Stories of Great Americans for Little Americans  by Edward Eggleston

Marquette in Iowa

THE first white men to go into the middle of our country were French-men. The French had settled in Can-a-da. They sent mis-sion-a-ries to preach to the Indians in the West. They also sent traders to buy furs from the Indians.

The French-men heard the Indians talk about a great river in the West. But no French-man had ever gone far enough to see the Mis-sis-sip-pi.

Mar-quette was a priest. Jo-li-et was a trader. These two men were sent to find the great river that the Indians talked about.

They trav-eled in two birch canoes. They took five men to paddle the canoes. They took some smoked meat to eat on the way. They also took some Indian corn. They had trinkets to trade to the Indians. Hatchets, and beads, and bits of cloth were the money they used to pay the Indians for what they wanted.

The friendly Indians in Wis-con-sin tried to per-suade them not to go. They told them that the Indians on the great river would kill them.

The friendly Indians also told them that there was a demon in one part of the river. They said that this demon roared so loud that he could be heard a long way off. They said that the demon would draw the trav-el-ers down into the water. Then they told about great monsters that ate up men and their canoes.

But Mar-quette and the men with him thought they would risk the journey. They would not turn back for fear of the demon or the monsters.

The two little canoes went down the Wis-con-sin River. After some days they came to the Mis-sis-sip-pi. More than a hundred years before, the Spaniards had seen the lower part of this river. But no white man had ever seen this part of the great river. Mar-quette did not know that any white man had ever seen any part of the Mis-sis-sip-pi.

The two little canoes now turned their bows down the river. Some-times they saw great herds of buf-fa-loes. Some of these came to the bank of the river to look at the men in the canoes. They had long, shaggy manes, which hung down over their eyes.

For two weeks the trav-el-ers paddled down the river. In all this time they did not see any Indians. After they had gone hundreds of miles in this way, they came to a place where they saw tracks in the mud. It was in what is now the State of I-o-wa.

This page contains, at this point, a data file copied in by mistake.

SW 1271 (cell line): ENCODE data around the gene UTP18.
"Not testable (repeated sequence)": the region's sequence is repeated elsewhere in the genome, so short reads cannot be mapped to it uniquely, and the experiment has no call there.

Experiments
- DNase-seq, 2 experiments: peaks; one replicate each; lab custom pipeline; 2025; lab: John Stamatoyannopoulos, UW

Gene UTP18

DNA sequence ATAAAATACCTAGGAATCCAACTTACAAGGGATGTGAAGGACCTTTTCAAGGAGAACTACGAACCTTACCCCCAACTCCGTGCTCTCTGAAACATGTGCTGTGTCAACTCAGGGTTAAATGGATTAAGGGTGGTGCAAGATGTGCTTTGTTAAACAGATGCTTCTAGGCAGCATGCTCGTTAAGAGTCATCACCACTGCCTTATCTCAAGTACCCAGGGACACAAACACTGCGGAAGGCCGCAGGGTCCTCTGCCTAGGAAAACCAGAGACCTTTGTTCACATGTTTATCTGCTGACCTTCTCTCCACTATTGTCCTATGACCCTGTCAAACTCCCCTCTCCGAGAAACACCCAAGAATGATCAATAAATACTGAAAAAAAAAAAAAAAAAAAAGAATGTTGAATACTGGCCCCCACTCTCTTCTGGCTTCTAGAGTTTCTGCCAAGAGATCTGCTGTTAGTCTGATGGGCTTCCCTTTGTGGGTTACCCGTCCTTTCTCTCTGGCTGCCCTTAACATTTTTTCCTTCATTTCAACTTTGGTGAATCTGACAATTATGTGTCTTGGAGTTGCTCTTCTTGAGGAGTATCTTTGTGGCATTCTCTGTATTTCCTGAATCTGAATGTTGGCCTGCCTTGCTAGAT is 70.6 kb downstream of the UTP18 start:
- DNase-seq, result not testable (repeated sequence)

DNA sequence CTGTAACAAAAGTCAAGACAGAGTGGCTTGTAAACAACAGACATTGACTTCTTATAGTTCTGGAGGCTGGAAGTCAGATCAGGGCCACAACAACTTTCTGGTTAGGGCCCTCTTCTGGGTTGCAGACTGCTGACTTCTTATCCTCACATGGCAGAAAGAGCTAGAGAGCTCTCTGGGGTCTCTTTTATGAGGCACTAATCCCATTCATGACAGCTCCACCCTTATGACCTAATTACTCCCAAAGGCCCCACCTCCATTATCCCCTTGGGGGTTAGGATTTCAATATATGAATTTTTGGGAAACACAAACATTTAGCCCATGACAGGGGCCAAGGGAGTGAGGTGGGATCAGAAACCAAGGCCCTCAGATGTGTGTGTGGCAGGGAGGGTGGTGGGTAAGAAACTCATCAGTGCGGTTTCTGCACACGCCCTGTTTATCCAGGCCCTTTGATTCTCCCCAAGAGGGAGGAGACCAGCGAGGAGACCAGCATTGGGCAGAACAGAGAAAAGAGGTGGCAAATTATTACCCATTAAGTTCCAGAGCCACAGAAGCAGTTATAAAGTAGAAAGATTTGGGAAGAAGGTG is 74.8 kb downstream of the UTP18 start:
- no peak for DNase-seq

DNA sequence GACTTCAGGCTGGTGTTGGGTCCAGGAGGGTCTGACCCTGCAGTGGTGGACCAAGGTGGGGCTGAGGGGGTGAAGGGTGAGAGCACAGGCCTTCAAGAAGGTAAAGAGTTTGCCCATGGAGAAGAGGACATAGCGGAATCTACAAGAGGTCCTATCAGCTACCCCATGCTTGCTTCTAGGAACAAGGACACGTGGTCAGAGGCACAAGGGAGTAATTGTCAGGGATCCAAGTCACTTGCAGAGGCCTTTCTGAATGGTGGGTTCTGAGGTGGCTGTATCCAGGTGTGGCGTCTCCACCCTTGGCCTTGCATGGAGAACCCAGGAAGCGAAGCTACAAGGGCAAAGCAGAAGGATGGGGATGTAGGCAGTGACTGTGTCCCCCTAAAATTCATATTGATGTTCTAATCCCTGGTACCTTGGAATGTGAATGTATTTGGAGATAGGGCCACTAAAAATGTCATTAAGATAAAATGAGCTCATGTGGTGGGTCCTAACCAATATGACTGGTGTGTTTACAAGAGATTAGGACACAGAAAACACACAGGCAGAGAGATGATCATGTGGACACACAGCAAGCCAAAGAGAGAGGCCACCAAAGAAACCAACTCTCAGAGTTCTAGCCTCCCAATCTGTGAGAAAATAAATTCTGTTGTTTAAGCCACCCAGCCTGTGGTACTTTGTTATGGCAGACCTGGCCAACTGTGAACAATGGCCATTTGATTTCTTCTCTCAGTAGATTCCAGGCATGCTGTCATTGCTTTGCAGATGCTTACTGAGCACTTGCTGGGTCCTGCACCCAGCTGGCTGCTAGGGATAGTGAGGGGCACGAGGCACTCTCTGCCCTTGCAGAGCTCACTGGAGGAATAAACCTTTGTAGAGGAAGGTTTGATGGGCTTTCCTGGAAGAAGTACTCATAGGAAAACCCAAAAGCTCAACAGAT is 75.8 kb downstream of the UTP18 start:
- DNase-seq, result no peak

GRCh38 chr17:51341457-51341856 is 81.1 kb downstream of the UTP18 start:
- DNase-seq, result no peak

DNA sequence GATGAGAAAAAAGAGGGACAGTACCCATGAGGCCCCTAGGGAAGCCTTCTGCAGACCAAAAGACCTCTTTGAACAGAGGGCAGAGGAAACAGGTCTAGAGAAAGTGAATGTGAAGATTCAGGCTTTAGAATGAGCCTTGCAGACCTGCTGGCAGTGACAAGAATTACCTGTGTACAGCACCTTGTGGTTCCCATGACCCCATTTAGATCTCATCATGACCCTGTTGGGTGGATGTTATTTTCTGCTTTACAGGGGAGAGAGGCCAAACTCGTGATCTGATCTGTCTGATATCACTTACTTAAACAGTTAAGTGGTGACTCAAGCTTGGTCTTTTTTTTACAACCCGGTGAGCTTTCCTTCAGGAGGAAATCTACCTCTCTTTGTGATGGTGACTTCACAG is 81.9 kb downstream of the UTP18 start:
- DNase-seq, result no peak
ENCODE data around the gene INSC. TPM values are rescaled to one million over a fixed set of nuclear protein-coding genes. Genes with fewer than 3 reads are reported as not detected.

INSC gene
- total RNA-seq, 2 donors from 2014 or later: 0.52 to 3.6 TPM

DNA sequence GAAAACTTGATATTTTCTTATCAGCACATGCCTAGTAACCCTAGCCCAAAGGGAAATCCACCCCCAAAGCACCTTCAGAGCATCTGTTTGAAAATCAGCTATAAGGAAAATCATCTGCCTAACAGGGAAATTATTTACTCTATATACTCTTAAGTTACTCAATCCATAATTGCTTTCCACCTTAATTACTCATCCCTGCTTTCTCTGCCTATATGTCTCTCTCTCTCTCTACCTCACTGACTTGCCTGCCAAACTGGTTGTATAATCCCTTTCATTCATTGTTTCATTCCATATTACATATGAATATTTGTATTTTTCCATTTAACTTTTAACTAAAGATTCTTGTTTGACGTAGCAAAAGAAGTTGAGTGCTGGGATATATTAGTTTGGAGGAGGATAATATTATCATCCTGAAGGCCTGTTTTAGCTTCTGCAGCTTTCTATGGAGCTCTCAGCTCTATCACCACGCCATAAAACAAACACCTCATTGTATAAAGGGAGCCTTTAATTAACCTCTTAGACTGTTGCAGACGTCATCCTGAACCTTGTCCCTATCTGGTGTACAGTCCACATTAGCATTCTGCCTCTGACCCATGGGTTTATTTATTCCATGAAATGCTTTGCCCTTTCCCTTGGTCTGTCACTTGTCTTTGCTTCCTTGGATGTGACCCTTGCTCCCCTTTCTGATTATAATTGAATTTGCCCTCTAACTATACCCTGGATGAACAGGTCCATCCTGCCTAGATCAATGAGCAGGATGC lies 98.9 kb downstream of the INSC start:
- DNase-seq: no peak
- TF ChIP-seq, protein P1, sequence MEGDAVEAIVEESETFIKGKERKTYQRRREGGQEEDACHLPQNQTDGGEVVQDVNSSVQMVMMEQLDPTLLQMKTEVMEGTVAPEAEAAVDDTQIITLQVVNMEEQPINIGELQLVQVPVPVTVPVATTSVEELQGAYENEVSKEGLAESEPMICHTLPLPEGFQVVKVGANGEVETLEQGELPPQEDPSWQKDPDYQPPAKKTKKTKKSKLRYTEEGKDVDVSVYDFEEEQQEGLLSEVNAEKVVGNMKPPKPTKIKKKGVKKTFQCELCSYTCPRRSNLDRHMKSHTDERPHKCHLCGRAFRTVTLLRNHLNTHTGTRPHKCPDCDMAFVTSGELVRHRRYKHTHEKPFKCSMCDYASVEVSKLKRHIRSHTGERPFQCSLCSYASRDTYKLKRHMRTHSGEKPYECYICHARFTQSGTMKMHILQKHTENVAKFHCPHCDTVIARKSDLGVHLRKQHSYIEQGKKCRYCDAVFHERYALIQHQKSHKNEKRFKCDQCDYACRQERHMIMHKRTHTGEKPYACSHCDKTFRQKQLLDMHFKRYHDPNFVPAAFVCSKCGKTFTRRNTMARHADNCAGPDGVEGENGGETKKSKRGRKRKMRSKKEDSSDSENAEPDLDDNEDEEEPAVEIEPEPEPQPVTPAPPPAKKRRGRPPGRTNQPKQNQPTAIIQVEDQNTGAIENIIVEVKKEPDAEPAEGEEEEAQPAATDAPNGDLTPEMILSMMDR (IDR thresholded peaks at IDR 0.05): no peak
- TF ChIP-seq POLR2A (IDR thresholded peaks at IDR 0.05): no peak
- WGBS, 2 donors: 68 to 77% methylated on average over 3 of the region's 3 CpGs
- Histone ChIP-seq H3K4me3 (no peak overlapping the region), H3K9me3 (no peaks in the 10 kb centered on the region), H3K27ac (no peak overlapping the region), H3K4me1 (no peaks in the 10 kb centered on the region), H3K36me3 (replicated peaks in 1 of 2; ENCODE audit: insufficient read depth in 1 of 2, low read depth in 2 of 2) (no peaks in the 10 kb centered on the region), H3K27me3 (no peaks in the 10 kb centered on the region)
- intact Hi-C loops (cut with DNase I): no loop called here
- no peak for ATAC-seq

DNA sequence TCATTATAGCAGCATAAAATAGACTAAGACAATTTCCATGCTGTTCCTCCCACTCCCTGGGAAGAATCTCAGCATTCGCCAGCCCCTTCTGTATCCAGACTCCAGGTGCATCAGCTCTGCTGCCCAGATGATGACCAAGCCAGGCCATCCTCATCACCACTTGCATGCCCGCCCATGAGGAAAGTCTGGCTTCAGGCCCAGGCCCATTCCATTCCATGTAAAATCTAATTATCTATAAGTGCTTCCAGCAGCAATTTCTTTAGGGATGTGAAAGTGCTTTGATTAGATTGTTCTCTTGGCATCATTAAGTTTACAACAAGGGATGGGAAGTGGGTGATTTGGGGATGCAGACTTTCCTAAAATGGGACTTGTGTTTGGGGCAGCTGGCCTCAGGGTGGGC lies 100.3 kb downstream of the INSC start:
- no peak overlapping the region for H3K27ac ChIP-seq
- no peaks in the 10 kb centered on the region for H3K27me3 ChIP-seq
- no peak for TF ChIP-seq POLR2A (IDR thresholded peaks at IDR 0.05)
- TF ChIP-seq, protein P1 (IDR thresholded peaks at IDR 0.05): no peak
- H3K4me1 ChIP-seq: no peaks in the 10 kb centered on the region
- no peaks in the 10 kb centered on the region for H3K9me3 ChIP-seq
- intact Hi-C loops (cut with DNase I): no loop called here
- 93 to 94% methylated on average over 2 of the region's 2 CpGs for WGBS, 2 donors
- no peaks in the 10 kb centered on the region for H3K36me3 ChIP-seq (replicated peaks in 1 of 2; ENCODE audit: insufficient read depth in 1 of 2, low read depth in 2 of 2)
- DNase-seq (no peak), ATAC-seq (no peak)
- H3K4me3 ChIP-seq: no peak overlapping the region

Mar-quette and Jo-li-et left the men in their canoes, and followed the tracks. After walking two hours, they came to an Indian village. The Frenchmen came near enough to hear the Indians talking. The Indians did not see them.

Jo-li-et and Mar-quette did not know whether the Indians would kill them or not. They said a short prayer. Then they stood out in full view, and gave a loud shout.

The Indians came out of their tents like bees. They stared at the strangers. Then four Indians came toward them. These Indians carried a peace pipe. They held this up toward the sun. This meant that they were friendly.

The Indians now offered the peace pipe to the French-men. The French-men took it, and smoked with the Indians. This was the Indian way of saying, "We are friends."


[Illustration]

Marquette and Joliet

Mar-quette asked the Indians what tribe they belonged to. They told him that they were of the tribe called the Il-li-nois.

They took Jo-li-et and Mar-quette into their village. They came to the door of a large wig-wam. A chief stood in the door. He shaded his eyes with both hands, as if the sun were shining in his face. Then he made a little speech.

He said, "French-men, how bright the sun shines when you come to see us! We are all waiting for you. You shall now come into our houses in peace."

The Il-li-nois Indians made a feast for their new friends. First they had mush of corn meal, with fat meat in it. One of the Indians fed the Frenchmen as though they were babies. He put mush into their mouths with a large spoon.

Then came some fish. The Indian that fed the vis-it-ors picked out the bones with his fingers. Then he put the pieces of fish into their mouths. After this they had some roasted dog. The French-men did not like this. Last, they were fed with buf-fa-lo meat.

The next morning six hundred Indians went to the canoes to tell the Frenchmen good-by. They gave Mar-quette a young Indian slave. And they gave him a peace pipe to carry with him.